Definitions of oxygen

  1. a nonmetallic bivalent element that is normally a colorless odorless tasteless nonflammable diatomic gas; constitutes 21 percent of the atmosphere by volume; the most abundant element in the earth's crust
  2. A colorless, tasteless, odorless, gaseous element occurring in the free state in the atmosphere, of which it forms about 23 per cent by weight and about 21 per cent by volume, being slightly heavier than nitrogen. Symbol O. Atomic weight 15. 96.
  3. Chlorine used in bleaching.
  4. An element with atomic symbol O, atomic number 8, and atomic weight 16. It is the most abundant element on earth and essential for respiration.
  5. A colorless, odorless, tasteless gas, which forms one- fifth by volume of the atmosphere.
  6. Oxygenium ( U. S.), a gaseous element, symbol O, atomic weight 16, the most abundant and widely distributed of all the chemical elements; it combines with most of the other elements to form oxides, and is essential to animal and plant life. Oxygen is employed by inhalation in pneumonia, in dyspnea and cyanosis, and is sometimes given to athletes before a contest with the idea that it increases the " wind" and the staying powers.
  7. Gas in the atmosphere essential to life; used to advantage in diseases of the lungs.
  8. A gas without taste, color, or smell, forming part of the air, water, etc., and supporting life and combustion.
  9. An elementary gas, which forms part of the air, and supports life and combustion.
  10. A gaseous element, necessary to combustion and to animal life, existing in both the air and water.
  11. A colourless, inodorous, tasteless gas, constituting one fifth of the atmosphere, and the supporter of life and ordinary combustion.
  12. That elementary gaseous body which gives to air its power of supporting respiration and combustion, and which, by its union with hydrogen, forms water.

Usage examples for oxygen

  1. Their work has shown that the presence or absence of oxygen is a factor, which may determine the extent of destruction of the vitamine. – The Vitamine Manual by Walter H. Eddy
  2. Yet I doubt if you could live here for five years with all your big oxygen supply. – The Finding of Haldgren by Charles Willard Diffin
  3. These colors are the same as those of the blood as it takes on and gives off oxygen – Physiology and Hygiene for Secondary Schools by Francis M. Walters, A.M.
  4. O means one atom of oxygen – An Introduction to Chemical Science by R.P. Williams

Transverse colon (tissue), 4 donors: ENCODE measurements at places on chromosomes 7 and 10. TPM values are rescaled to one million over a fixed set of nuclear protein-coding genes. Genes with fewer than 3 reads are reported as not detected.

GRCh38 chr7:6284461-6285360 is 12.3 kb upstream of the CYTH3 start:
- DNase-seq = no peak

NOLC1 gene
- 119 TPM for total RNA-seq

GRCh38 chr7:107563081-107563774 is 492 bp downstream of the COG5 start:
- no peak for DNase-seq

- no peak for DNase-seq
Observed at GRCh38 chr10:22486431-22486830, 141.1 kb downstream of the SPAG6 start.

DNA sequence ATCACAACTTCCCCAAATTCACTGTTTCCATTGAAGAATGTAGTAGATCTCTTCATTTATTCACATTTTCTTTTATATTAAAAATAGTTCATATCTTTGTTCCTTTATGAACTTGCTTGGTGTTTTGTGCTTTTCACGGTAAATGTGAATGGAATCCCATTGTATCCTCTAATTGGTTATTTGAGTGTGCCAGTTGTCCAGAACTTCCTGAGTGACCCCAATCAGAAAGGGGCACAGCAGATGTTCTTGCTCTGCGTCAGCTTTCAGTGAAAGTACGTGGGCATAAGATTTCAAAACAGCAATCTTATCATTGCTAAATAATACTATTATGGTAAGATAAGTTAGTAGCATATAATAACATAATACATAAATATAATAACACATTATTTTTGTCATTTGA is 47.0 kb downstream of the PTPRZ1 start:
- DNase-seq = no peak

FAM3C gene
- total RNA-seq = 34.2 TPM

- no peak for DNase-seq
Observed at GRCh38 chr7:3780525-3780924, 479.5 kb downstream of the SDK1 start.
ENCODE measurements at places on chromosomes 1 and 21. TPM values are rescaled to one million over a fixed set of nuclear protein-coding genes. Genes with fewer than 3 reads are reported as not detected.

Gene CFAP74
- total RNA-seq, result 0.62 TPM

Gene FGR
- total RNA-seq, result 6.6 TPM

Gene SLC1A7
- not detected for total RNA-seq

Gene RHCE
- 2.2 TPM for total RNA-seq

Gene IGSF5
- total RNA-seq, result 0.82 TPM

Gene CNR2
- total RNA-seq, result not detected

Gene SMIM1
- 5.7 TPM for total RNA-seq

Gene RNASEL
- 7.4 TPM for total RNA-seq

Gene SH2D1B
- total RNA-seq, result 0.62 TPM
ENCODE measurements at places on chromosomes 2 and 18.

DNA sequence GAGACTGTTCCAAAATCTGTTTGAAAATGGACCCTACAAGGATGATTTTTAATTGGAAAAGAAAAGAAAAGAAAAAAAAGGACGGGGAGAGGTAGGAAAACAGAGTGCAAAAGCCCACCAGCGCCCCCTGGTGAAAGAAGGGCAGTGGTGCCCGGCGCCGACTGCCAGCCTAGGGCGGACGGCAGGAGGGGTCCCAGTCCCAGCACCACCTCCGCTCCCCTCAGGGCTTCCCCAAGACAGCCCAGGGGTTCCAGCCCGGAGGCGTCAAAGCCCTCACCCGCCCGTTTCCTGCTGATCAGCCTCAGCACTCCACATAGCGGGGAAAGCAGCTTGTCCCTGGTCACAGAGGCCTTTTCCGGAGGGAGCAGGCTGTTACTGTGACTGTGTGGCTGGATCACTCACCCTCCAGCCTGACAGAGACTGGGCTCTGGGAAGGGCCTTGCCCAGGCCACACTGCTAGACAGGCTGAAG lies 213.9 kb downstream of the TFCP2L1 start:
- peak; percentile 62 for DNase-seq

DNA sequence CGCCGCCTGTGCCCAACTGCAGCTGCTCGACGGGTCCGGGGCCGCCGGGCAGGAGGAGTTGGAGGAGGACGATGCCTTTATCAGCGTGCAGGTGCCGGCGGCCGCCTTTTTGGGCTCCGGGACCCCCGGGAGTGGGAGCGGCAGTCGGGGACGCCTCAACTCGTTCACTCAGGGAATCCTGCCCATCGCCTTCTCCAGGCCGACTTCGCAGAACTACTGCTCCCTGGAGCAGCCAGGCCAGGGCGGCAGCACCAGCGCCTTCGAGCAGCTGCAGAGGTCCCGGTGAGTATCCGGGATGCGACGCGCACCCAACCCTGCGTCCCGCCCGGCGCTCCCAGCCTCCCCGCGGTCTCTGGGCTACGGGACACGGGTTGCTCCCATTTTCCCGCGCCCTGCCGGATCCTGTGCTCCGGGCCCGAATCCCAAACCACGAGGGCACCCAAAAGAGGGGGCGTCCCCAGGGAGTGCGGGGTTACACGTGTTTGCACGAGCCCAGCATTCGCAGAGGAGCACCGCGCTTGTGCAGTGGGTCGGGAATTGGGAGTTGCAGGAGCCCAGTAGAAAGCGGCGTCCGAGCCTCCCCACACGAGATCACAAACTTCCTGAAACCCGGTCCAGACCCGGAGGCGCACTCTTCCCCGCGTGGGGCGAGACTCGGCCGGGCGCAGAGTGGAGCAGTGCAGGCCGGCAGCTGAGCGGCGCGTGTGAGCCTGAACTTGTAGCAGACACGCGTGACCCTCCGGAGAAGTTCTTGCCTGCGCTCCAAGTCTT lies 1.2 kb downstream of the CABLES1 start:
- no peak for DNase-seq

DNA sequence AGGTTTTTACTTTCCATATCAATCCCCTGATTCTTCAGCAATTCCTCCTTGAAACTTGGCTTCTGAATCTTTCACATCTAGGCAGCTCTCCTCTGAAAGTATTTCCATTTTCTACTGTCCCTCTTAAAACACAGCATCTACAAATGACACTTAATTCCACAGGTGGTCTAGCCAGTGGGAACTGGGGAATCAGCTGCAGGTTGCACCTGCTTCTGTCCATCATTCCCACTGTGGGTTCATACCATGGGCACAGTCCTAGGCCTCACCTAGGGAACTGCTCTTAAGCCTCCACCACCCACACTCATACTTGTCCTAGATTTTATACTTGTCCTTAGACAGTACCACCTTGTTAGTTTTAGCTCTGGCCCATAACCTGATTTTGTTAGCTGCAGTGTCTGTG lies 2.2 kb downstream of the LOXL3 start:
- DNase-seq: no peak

5. But what a glorious light it gives out when I introduce it into oxygen – The Chemical History Of A Candle by Michael Faraday
  6. Without oxygen in the blood no animal could live. – The Insect Folk by Margaret Warner Morley
  7. " Just let's see some of the product- some liquid oxygen that's all. – The Air Trust by George Allan England
  8. Why should I have dragged you along to drink up my oxygen eat my food ... – Deepfreeze by Robert Donald Locke
  9. By experiment it has been found that the pressure of oxygen in the blood is less than that in the air cells, and that the pressure of carbon dioxid gas in the blood is greater than that in the air cells. – A Practical Physiology by Albert F. Blaisdell
  10. " Every bit of oxygen every bit of food and clothing and material, would have to be supplied. – This Crowded Earth by Robert Bloch
  11. Fuel, stove, oxygen and heat. – Ontario Teachers' Manuals: Household Management by Ministry of Education
  12. The other course they followed could not succeed, because the human body cannot be altered so that it is able to take oxygen from the soil and store it for later use. – Rebels of the Red Planet by Charles Louis Fontenay
  13. Hendrik filled his lungs full of self- oxygen and of the consciousness of power for good, and decided to draw up the constitution of his union. – H. R. by Edwin Lefevre
  14. I sucked in oxygen – The Very Black by Dean Evans
  15. Water and oxygen for instance. – The Planet Strappers by Raymond Zinke Gallun
  16. They get some of the oxygen away from the plate and so form molecules of water. – Letters of a Radio-Engineer to His Son by John Mills
  17. However, for every oxygen atom there are two hydrogen atoms so that for every pound of hydrogen in water there are about eight pounds of oxygen – Letters of a Radio-Engineer to His Son by John Mills
  18. Hence the absolute quantity of oxygen in a given volume of atmospheric air, when the pressure is 23 in. – Himalayan Journals V2. by J. D. Hooker
  19. Energy depends upon oxygen – Analyzing Character by Katherine M. H. Blackford and Arthur Newcomb